The liquid cooling system is rated to dissipate up to 500W, which is more than sufficient for the 330W capacity of the brick powering the dock (and the GX700). The CPU benefits from the loop, as well, but it lacks a dedicated block and connects via more traditional heatpipes. This is the best compromise to maximize GPU cooling and gaming performance.
As you might expect, the CPU is no slouch. It’s a Core i7-6820HK with four cores and eight threads based on Intel’s latest Skylake architecture. The chip ramps Turbo speeds up to 3.6GHz under normal circumstances, and the GX700 overclocks it to an even 4GHz when docked. You can also push the CPU to 4.1GHz by tweaking the base clock with our intuitive ROG Gaming Center software, but it’s really not necessary. The GX700 performs like a high-end desktop without the extra juice.
While the CPU comes from Intel’s mobile family, the GPU is the full-fat desktop version of the GeForce GTX 980. Some other gaming laptops use the same chip, but they lack the power and cooling to harness its full potential. That’s not a problem for the GX700, which not only maintain the GPU’s stock desktop frequency, but also reaches higher speeds. With a few clicks in ROG Gaming Center, I managed to overclock the GTX 980 in my loaner laptop to 1.45GHz, an 18% increase over stock. The GX700 maintained that speed when playing The Witcher 3, and impressively, it kept the GPU temperature under 60°C. That would be a praise-worthy feat for a full-sized desktop, so it’s a remarkable achievement for a laptop, even if there’s a hump hanging off the back.
With 8GB of GDDR5 dedicated to graphics, the GX700 actually has more video memory than most desktop GTX 980 cards. The VRAM runs at the same 7GHz as desktop parts, and the chips in my sample were stable when overclocked to 7.6GHz.
The graphics synchronize with the 17.3” display via NVIDIA’s G-Sync Technology, which makes gameplay more immersive by smoothing perceptible stuttering and eliminating visible tearing. As an added bonus, the refresh rate scales up to 75Hz, a 25% boost over typical notebook displays. This faster update frequency makes games look and feel noticeably smoother, especially in titles with lots of fast action or continuous motion.
The display is based on an IPS panel with wide viewing angles that let you easily share a game of split-screen Rocket League with friends. We opted for a 1080p resolution to deliver the best gaming experience. 4K is an option on some versions of the GX700, but the GTX 980 doesn’t have enough horsepower to produce a consistent 60 FPS at that resolution with the eye candy turned up. 1080p is better fit for the laptop’s primary mission, and combined with the smaller screen size, that resolution easily has enough pixels to create sharp, detailed images.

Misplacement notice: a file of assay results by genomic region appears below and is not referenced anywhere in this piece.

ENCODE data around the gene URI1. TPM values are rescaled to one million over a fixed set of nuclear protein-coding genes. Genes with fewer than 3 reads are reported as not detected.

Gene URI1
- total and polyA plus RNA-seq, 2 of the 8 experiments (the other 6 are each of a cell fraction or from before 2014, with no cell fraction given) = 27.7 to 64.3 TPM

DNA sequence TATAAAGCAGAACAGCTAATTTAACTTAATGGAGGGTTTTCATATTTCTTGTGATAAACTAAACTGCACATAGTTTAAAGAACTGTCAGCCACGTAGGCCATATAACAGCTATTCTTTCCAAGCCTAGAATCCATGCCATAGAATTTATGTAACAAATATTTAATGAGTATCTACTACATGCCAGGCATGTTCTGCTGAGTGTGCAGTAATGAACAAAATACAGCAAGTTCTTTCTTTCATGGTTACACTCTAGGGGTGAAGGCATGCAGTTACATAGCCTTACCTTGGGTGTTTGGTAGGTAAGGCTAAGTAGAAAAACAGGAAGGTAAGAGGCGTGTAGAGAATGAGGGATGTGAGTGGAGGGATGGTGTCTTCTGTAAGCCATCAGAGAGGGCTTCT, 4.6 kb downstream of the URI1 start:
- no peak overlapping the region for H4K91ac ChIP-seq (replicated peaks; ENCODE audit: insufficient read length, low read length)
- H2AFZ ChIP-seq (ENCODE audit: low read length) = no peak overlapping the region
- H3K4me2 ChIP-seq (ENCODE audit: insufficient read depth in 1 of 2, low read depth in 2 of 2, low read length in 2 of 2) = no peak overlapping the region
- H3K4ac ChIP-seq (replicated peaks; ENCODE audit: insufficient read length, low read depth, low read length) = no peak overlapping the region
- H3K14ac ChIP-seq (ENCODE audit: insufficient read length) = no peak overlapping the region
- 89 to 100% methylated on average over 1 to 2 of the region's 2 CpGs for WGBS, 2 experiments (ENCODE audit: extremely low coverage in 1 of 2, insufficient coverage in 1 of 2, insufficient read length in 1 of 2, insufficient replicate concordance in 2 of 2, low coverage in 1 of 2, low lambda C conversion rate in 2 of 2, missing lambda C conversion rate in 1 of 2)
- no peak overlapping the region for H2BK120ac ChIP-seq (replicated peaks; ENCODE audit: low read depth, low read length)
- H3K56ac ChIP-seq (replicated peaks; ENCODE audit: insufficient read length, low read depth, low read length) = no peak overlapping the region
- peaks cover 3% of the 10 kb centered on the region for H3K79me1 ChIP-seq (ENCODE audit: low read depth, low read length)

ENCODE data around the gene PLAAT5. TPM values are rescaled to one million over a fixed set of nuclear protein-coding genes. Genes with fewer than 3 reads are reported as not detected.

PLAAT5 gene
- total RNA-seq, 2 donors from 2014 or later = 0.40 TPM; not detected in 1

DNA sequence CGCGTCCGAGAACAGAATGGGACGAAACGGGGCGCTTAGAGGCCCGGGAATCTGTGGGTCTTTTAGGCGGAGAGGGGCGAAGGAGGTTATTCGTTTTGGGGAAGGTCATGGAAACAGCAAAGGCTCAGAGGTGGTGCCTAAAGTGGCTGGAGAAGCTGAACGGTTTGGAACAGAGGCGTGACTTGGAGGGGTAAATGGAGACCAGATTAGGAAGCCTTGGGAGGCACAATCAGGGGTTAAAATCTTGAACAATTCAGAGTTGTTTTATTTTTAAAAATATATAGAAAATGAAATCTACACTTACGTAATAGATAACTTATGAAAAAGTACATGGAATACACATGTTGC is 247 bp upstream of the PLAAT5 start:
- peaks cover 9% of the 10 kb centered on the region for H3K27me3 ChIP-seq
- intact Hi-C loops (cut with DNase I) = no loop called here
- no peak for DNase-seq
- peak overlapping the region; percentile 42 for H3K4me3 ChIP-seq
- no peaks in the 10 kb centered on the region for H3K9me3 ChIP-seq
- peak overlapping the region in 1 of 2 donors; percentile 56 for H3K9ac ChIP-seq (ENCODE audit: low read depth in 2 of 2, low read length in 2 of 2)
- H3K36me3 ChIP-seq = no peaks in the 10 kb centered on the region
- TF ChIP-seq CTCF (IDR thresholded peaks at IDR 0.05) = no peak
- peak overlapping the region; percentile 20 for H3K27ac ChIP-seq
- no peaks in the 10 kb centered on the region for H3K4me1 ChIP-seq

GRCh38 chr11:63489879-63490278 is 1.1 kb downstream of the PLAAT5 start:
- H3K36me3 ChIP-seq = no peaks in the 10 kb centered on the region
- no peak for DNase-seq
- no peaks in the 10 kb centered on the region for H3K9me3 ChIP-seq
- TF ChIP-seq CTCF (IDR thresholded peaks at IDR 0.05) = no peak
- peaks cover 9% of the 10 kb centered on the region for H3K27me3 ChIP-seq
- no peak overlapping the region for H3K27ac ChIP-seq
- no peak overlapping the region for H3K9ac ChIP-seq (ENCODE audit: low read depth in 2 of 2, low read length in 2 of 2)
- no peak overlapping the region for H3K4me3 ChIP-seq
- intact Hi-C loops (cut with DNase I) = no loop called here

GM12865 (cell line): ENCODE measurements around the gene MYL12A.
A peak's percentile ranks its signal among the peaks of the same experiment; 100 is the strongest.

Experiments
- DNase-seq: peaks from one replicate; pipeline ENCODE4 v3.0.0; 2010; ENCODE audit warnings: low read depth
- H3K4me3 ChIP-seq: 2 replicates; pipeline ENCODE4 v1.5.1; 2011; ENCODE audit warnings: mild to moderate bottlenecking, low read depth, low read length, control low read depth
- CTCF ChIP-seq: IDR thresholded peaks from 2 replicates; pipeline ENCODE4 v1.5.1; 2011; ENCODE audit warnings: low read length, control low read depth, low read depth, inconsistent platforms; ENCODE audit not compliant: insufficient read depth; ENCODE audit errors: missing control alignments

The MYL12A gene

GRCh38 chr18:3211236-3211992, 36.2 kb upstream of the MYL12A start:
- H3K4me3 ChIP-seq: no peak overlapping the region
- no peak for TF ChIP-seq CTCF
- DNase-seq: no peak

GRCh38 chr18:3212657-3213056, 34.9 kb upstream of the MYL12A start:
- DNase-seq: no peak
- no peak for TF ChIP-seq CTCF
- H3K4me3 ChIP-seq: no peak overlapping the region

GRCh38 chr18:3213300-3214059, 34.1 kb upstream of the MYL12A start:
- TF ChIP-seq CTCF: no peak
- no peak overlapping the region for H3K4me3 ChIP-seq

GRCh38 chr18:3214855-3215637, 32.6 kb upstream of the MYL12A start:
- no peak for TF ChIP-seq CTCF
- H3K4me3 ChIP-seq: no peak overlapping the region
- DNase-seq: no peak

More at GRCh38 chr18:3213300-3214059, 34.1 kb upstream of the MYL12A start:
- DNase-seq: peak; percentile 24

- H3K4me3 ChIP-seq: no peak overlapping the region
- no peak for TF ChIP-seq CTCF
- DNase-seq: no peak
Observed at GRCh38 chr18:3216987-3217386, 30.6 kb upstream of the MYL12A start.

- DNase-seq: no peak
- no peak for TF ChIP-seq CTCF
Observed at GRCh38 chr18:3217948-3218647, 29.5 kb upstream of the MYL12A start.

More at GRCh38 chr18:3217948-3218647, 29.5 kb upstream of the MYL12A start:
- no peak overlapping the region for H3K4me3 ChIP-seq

On an ultra-high-end system like the GX700, you expect to be able to run games at the native resolution with all the details turned up. And you can. I tested a stack of demanding titles with everything maxed out, and performance was excellent in every single one. Check out these 60-second FPS plots based on individual frame times gathered by Fraps. You can click the buttons below the graph to switch between games.
Most of the games stayed over the magical 60-FPS mark, and even when there were dips below it, G-Sync smoothed out the wrinkles. I’ve never experienced anything quite like this on a gaming laptop before. Heck, I’ve used plenty of gaming desktops that don’t perform this well.
The graphs illustrate performance with the CPU at 4GHz and the GTX 980 at stock clocks, matching the “Extreme” profile available when the laptop is docked. Detaching the GX700 reduces the cooling capacity and switches over to a smaller 180W power brick, which takes both extreme mode and manual overclocking off the table. This “Optimized” configuration also dials back the GTX 980 a smidgen, from 1228 to 1190MHz. The gaming performance is still fantastic in optimized mode, so you can choose between packing light or going all in depending on the occasion.